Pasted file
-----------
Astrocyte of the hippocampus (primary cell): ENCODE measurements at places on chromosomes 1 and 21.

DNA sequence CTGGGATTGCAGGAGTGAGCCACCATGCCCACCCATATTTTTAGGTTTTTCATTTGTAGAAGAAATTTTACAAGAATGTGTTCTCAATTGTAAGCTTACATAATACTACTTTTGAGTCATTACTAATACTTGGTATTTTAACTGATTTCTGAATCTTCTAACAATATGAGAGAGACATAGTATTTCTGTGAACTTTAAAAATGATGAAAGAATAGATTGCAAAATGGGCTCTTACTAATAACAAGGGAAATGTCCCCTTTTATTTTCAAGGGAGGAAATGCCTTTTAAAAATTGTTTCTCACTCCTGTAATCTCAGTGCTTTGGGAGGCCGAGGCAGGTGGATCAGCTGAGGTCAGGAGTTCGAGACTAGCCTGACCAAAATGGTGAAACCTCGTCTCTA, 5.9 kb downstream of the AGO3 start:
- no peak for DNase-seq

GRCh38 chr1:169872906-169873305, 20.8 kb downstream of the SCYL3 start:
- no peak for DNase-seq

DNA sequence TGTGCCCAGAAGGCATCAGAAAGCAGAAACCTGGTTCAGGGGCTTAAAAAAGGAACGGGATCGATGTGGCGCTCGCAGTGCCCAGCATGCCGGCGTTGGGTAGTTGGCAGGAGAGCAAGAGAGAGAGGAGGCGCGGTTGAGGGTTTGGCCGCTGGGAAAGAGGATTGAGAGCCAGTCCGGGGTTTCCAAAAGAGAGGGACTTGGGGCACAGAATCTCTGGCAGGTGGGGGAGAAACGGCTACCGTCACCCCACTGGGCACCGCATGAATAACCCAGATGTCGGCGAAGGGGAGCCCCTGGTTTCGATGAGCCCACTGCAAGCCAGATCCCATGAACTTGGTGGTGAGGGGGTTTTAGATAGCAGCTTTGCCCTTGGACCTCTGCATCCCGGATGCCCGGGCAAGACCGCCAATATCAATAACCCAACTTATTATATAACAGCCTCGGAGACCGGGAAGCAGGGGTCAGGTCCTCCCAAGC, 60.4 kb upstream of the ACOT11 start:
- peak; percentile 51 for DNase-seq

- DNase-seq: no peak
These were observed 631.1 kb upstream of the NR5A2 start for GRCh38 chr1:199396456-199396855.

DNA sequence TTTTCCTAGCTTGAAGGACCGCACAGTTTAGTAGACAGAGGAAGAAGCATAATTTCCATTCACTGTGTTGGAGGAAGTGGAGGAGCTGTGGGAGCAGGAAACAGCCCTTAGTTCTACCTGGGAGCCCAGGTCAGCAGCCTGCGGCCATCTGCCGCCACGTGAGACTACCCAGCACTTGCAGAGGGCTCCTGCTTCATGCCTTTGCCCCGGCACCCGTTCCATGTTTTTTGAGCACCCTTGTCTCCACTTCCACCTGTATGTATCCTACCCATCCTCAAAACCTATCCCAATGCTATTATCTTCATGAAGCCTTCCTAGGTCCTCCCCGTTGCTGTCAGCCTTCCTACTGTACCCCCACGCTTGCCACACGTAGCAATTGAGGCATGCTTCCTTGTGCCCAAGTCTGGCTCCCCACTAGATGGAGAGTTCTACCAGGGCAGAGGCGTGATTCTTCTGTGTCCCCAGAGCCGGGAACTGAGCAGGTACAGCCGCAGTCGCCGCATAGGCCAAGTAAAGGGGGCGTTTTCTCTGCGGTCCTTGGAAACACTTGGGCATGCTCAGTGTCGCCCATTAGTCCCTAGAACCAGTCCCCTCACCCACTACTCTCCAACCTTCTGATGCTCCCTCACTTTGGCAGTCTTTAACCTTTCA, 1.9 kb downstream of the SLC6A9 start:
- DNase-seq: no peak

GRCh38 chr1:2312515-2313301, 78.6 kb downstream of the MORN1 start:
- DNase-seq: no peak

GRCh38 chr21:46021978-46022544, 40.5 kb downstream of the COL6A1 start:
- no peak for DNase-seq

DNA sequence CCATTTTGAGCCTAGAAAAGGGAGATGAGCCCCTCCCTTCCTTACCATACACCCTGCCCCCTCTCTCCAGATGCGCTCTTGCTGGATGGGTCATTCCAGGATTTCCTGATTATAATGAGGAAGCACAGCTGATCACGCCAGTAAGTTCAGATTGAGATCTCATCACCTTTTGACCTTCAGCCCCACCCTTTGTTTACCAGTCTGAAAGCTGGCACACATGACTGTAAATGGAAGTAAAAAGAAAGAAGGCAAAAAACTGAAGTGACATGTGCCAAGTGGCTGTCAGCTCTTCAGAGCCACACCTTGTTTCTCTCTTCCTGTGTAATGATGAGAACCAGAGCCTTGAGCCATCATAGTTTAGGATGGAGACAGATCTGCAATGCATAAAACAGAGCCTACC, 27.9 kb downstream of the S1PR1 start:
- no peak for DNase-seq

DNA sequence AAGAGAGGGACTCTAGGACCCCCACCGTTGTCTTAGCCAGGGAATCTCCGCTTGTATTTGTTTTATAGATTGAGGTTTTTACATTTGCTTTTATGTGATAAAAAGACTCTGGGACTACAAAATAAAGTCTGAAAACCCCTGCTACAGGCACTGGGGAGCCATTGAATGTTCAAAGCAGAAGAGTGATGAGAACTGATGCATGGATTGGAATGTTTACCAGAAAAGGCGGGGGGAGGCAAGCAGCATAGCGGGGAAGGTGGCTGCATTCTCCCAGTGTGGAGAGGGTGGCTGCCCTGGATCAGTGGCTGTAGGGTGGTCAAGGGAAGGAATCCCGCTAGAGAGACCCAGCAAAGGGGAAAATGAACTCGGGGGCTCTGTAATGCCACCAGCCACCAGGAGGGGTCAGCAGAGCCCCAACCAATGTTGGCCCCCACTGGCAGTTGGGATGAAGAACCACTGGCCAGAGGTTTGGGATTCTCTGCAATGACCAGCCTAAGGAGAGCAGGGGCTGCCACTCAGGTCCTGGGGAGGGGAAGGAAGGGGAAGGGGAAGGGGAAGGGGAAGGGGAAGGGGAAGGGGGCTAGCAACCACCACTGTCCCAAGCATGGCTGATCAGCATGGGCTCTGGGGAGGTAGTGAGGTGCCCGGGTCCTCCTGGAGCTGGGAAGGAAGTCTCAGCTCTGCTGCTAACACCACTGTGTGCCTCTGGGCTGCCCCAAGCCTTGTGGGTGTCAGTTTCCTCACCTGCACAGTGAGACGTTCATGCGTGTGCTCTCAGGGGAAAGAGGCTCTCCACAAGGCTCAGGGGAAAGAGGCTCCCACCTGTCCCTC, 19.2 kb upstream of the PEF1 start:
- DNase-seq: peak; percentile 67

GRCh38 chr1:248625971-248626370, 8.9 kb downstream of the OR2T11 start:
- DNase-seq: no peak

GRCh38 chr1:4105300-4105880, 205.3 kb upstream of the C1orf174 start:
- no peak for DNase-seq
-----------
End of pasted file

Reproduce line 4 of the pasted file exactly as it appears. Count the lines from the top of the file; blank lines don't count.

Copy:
GRCh38 chr1:169872906-169873305, 20.8 kb downstream of the SCYL3 start: